Now - we love to see that people are attempting to be more targeted with their communication and learning approaches. But our concern is that using just demographics may well put people into different ‘buckets’ to target. So yes, you are undertaking some level of segmentation; but the messaging will still lack resonance because the buckets are wrong. Basically - your efforts just won’t resonate if you target people exclusively on demographic data.

My advice - steer away from demographics when segmenting.

They can be a trap, especially when looking at basic data like age or job title. Not everyone thinks the same, wants the same things or feels the same way, so for our efforts to be effective we need to dig a bit deeper and leave this pointless data firmly out of our personas efforts.


Psychographics is the study of consumers based on their activities, interests, and opinions. So in your case, your learners. 

Yes. They are consumers. 

Our whole digital world uses this data these days. The likes of Facebook and Instagram leverage psychographics (as well as behavioural data) to allow advertisers to target audiences which an incredible level of granularity. The result is higher conversion rates and increased efficacy of marketing.

Psychographics extend way beyond the realms of segmenting people based on general demographic data (the data we know isn’t useful). Instead, we’re seeking to understand the cognitive factors that drive learner behaviours such as emotional responses and drivers, their morals and ethics and also their inherent attitudes, biases, and prejudices. Essentially, we want to understand their hearts and minds.

Psychographics are, in our opinion, much more useful for us because they help us to understand the WHY. Why would someone be motivated to learn at work? What are their beliefs around professional development? How can you best position yourself to talk to these angles?

Just look at this simple image we created; here you can see how much more actionable information psychographics give us about our audience.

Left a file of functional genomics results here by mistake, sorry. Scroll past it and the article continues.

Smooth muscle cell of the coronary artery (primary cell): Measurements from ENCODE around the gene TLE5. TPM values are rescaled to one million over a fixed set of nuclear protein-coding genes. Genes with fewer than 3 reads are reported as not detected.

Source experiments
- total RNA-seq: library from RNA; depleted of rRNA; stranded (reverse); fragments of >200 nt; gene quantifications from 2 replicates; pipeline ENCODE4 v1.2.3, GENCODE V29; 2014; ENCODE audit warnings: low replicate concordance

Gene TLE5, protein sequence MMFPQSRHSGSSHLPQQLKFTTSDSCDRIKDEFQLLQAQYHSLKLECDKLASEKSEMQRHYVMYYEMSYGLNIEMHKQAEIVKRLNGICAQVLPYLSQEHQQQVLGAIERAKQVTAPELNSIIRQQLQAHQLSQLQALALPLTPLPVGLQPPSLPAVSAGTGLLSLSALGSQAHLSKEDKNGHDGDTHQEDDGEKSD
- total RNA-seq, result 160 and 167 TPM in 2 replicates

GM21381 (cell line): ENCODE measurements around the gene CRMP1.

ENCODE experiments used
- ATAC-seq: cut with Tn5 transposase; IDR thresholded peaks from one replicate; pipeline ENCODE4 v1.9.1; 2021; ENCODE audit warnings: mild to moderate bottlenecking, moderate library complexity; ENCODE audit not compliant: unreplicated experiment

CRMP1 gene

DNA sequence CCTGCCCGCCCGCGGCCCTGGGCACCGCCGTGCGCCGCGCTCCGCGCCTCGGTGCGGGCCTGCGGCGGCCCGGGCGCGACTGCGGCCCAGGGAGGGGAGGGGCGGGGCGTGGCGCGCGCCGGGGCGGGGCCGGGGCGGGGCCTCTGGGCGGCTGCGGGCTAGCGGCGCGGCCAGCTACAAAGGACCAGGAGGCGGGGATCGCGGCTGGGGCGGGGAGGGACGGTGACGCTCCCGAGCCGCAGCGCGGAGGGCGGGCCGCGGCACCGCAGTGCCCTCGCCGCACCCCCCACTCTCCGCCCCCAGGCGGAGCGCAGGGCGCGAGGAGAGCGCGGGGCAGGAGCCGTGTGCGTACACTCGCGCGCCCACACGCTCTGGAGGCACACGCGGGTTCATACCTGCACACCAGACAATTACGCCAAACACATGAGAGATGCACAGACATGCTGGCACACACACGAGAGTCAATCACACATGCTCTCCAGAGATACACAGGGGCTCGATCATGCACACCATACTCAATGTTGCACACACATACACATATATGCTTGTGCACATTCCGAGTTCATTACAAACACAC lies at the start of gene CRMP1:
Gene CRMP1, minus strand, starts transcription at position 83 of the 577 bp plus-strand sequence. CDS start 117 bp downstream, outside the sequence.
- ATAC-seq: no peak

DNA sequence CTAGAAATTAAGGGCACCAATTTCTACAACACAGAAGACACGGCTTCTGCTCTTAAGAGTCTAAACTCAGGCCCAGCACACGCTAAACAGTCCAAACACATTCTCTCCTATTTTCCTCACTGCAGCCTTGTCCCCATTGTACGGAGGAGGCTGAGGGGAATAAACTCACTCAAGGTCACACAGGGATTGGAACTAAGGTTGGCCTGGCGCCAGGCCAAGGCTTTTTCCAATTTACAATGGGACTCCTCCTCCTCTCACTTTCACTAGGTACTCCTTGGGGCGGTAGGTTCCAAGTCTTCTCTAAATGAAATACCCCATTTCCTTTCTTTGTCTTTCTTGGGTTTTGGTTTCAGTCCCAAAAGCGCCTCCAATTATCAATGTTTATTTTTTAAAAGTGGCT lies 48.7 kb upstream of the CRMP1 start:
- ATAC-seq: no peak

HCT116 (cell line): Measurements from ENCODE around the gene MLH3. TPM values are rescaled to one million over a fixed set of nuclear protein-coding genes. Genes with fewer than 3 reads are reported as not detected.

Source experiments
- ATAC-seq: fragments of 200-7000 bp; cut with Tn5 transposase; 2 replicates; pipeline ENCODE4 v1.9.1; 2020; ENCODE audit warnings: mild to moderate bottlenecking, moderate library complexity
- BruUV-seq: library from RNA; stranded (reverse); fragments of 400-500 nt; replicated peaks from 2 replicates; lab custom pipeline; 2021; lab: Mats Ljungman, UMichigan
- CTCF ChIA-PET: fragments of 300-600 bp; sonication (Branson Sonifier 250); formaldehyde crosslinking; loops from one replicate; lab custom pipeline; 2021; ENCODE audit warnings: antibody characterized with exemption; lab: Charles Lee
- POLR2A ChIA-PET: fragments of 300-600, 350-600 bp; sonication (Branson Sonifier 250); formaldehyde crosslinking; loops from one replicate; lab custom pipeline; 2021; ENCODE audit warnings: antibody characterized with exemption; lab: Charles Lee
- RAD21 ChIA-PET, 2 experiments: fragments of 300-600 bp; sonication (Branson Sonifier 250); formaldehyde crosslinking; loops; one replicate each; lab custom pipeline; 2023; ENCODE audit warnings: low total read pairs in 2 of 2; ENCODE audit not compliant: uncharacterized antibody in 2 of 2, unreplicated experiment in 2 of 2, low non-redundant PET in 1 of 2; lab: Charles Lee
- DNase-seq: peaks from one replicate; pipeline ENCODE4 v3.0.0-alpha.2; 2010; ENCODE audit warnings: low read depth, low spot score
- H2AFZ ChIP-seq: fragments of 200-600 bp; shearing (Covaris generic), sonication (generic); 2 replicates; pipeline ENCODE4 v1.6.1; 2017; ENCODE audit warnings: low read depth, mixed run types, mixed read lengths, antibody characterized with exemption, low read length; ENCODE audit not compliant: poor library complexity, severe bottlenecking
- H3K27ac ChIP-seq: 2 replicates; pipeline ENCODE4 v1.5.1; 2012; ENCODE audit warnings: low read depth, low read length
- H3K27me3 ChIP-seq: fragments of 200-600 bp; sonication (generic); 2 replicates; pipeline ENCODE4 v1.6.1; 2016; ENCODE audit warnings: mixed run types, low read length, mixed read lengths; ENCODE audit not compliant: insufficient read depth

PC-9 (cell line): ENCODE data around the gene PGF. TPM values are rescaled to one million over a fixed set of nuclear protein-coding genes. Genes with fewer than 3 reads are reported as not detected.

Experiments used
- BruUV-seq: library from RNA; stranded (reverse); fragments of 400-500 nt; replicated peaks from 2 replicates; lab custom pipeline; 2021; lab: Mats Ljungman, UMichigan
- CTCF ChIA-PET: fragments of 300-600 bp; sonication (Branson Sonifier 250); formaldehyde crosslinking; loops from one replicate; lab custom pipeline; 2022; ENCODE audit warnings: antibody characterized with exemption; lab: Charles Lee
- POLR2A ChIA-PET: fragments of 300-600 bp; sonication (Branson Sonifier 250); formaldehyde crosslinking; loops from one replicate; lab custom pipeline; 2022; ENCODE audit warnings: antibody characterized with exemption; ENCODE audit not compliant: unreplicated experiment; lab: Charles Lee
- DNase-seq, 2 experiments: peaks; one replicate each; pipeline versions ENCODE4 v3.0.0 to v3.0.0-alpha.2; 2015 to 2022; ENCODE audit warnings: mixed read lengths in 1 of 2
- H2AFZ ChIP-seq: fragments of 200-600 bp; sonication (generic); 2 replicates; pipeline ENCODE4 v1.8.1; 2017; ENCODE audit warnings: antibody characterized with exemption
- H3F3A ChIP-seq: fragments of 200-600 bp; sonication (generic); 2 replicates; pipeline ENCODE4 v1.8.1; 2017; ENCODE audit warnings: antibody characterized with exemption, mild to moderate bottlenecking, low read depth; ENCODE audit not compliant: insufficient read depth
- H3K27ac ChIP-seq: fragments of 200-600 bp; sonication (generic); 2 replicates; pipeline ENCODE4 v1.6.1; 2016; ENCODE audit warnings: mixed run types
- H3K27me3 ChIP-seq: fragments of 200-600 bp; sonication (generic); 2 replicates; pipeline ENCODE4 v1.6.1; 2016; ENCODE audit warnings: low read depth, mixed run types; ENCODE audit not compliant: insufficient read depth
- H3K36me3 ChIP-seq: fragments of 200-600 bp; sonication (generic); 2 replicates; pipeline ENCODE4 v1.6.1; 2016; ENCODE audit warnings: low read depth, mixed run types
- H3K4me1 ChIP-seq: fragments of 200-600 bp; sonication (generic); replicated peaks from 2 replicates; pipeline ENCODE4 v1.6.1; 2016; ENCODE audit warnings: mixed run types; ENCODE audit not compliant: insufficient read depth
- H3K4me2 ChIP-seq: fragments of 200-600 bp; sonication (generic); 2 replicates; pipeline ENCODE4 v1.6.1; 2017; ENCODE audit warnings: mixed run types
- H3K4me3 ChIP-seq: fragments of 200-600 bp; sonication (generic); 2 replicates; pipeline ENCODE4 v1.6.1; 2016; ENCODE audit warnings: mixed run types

Suddenly we’re looking at audiences as people. Rather than using structured data like age or gender, which doesn’t really allow us to see the human aspects of them, psychographics really help us better determine their character. Suddenly, we know how they feel and think. And suddenly, we know them a heck of a lot better.


Yes. We know you are sat there thinking “Pfffttt. I don’t have this data”.

Maybe not, but that doesn’t mean you can’t get it. If you’re really, really serious about improving the impact of your learning and the marketing communications that support it, then you MUST understand your audiences better.

Getting psychographic data isn’t actually that hard; but it can take a bit of time.

Some of the key ways you could seek to get more information about your target audience are:

  • Interview learners and ask them questions about their wants, needs, desires and more
  • Create focus groups and ask groups of learners the same questions
  • Use online surveys/questionnaires and quizzes - if getting your audiences to complete a whole survey is proving challenging, why not send emails with a single question in them, or embed a single question in your intranet? You’re still asking the same questions, but over an extended period of time. Loads of online survey tech will let you do this such as Typeform, SurveyMonkey etc.